New Clothes from Old, World War I

Ladies' Home Journal Cover by M. Giles, September 1917.

Ladies’ Home Journal Cover by M. Giles, September 1917. Her dress, with its 1860-ish pagoda sleeves, evokes the Civil War.

When the United States entered World War I, the “women’s magazines” communicated many of the new restrictions on food and fabric use to families all over the country.

“This Is What the Englishwoman Did.” Ladies’ Home Journal, July 1917.

What the Englishwoman did was plunder her closet and convert out-of-fashion or worn-out clothing to new styles for herself and her family. She made children’s dresses from her old jackets (top left) and old petticoats (top right), put new, remade sleeves on old gowns, turned old suits into “new” dresses (center), and refurbished old hats.

Woman's Institute ad, Ladies' Home Journal, Nov. 1917.

Woman’s Institute ad, Ladies’ Home Journal, Nov. 1917. “This year women are urged to economize, but economy need not mean fewer clothes.” Woman’s Institute offered correspondence courses in sewing, etc.

Both Delineator (which targeted middle and upper middle class women) and Ladies’ Home Journal (which was aimed a little lower on the social scale) began runnning regular articles on how to convert old clothes to new; sometimes they even sold patterns intended to be used in this way.

Ladies' Home Journal pattern No. 9776 for boy's shirts made from worn out men's shirts. Aug. 1917.

Ladies’ Home Journal pattern No. 9776 for boy’s shirts made from worn out men’s shirts. Aug. 1917. “When a man’s shirt is perfectly good ‘all but,’ it may be made over into any one of these three garments pictured here.”

This blouse was made from an old evening dress:

How to use an old evening gown is solved by this dainty Georgette crepe waist made from the gown above.

You can see that the bands of trim from the evening gown, including ruffle, have been incorporated into the blouse. This may not be easy reading for Vintage Clothing Dealers; today, a lovely pre-war gown is more appreciated than a matronly blouse.

Dresses suitable for salvage, Ladies' Home Journal, Sept. 1917.

Dresses suitable for salvage, Ladies’ Home Journal, Sept. 1917.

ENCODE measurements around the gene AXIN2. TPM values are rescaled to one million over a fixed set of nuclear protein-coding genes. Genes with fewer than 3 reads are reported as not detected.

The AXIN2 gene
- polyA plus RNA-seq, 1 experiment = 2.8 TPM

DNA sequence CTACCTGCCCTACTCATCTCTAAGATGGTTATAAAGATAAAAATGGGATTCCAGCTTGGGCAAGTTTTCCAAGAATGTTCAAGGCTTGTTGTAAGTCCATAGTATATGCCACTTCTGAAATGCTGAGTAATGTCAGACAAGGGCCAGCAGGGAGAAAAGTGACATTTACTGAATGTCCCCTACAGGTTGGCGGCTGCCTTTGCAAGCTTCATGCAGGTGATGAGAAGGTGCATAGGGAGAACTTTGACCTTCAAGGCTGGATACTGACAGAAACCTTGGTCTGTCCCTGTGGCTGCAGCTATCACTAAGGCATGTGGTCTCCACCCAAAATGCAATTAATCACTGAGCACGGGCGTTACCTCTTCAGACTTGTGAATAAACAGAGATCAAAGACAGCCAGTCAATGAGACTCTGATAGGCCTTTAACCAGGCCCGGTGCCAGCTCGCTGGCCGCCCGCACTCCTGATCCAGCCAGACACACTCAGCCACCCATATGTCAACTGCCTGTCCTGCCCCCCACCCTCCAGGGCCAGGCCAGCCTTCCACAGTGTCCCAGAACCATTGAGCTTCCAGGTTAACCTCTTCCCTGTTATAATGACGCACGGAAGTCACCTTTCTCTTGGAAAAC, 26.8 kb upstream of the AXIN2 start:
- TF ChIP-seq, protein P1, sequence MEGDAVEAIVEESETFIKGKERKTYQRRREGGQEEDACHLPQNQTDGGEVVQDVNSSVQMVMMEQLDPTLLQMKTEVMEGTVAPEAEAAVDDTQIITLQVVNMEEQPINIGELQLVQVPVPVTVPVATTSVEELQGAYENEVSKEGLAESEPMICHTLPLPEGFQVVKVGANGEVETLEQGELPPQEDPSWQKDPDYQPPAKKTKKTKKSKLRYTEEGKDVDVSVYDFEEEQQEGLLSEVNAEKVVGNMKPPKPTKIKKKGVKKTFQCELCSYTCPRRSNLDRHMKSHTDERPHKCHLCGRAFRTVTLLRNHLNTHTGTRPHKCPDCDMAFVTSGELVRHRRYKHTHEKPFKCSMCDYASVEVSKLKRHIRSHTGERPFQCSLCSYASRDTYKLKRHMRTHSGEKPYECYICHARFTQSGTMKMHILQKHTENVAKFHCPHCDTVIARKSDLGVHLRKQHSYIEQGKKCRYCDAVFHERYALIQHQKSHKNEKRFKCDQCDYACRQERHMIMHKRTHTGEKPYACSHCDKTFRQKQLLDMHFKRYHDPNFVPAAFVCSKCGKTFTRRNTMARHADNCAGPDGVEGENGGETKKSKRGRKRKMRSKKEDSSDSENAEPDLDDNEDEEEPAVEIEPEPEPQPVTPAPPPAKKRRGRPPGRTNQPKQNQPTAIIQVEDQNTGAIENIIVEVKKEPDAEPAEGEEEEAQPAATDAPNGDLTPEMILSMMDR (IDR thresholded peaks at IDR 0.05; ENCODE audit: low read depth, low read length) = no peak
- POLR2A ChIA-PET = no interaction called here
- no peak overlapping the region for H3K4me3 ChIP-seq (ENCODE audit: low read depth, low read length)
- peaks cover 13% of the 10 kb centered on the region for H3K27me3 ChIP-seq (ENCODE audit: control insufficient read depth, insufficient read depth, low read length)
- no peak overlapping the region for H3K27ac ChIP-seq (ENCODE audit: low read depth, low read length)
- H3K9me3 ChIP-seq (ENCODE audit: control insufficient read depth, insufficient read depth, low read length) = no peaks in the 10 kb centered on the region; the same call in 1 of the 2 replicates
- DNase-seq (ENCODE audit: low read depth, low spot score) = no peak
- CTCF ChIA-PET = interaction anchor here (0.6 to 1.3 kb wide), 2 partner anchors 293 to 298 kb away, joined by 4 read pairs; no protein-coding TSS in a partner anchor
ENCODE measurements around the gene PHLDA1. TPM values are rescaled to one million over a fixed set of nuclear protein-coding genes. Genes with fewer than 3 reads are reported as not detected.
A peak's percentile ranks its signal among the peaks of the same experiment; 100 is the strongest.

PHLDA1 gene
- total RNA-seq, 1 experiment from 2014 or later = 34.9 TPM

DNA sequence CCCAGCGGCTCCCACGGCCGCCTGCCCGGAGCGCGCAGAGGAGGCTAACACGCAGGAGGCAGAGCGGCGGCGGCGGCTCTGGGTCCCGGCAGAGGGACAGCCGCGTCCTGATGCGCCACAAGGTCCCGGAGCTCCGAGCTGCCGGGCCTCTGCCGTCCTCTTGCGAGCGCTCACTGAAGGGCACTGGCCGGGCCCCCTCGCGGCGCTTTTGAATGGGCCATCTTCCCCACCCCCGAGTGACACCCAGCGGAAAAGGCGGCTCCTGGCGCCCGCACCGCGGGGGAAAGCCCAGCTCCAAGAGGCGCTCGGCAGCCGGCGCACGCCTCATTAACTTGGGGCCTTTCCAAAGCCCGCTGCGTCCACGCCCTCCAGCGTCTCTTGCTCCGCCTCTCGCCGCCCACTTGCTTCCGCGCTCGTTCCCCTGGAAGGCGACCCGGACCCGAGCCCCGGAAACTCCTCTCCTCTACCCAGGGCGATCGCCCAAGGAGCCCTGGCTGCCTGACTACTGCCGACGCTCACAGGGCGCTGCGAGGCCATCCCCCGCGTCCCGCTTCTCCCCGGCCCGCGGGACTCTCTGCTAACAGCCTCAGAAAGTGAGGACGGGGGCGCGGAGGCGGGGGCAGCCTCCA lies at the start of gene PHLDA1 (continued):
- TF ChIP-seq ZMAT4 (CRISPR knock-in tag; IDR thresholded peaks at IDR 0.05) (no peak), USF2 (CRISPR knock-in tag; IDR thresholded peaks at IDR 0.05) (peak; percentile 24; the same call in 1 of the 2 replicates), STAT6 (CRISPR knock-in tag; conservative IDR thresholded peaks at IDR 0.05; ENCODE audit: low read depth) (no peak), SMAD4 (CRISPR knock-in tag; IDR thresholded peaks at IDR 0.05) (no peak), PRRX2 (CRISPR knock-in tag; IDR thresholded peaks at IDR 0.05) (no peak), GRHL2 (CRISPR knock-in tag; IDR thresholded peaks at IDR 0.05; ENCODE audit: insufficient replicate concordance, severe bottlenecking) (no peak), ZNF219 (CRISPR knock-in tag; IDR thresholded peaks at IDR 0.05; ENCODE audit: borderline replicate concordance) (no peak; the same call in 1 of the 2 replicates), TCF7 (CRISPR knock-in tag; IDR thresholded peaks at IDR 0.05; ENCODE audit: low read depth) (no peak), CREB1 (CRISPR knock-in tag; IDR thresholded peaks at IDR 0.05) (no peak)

” ‘ What shall I ever do with this old-fashioned eyelet embroidery gown? ‘ Combine it with that black satin dress you spilled acid on, select an up-to-date model and you will not believe your own eyes. Here the result is shown.”

Dress made from two old dresses, Sept. 1917. Ladies' Home Journal.

Dress made from two old dresses, Sept. 1917. Ladies’ Home Journal.

A reader of mystery novels might wonder why a woman wearing a black satin dress was handling acid . . . .

The dress below was made from an old dress and a long plaid skirt. The criss-cross belt was very fashionable in 1917.

Dress made from two old dresses, Sept. 1917. Ladies' Home Journal.

Dress made from an old skirt and dress, Sept. 1917. Ladies’ Home Journal. I’m not sure that “bite” out of the front showing an underskirt is a great idea….

When you ran out of old clothes, you could start on the curtains:

“Young girls fairly glow in fluffy things with ruffles, like this party frock made of dotted curtain mull.” Ladies’ Home Journal, Sept. 1917.

This young woman told a story of embarrassment solved by an ingenious remodel:

Remodelled coat, Sept. 1917. Ladies' Home Journal.

Remodeled coat, Sept. 1917. Ladies’ Home Journal. Illustration by Sheldon.

” ‘I cannot wear this old coat another season; everyone knows it by its plainness.’ A friend suggested a new collar, cuffs, pockets and sash of a self-toned material, all coarse-stitched with a heavy floss. Anyone would be proud to wear the coat after the ‘fixing.’ “

The result is much more stylish, indeed. coat remake

I had a chance to photograph a high-quality wool suit ( probably dated 1918) with similar “coarse-stitching” in silk floss; it’s a lovely detail.

“Coarse-stitching” on the pockets, belt, and center front opening of a vintage suit with labels from Hickson (New York & Boston)and E. E. Atkinson & Co., Minneapolis.

Thanks to B. Murray for the opportunity to photograph this suit.


Filed under 1900s to 1920s, Children's Vintage styles, Old Advertisements & Popular Culture, Vintage Garments: The Real Thing, Woman's Institute, World War I

9 responses to “New Clothes from Old, World War I

  1. And isn’t this what women have always done with old clothes. Those hipster upcyclers aren’t on to anything new!

  2. Nancy N

    Wow, I just found your blog! What a treat to see pix of one of my favorite periods! During the depression in 1930 my newly married grandma made herself a Sunday best suit out of grandad’s old suit. She said those high waisted pleated pants had plenty of fabric for a fashionably long skirt, and somehow she was able to cut down that size 40long jacket to fit her 5′ 5″ 125 lb frame! Talk about tailoring skills! I bet the retailers groaned, tho, when they saw customers making do!
    Nancy N

  3. Christina

    Lovely detail on the suit. Would love to see a photo of the entire suit.

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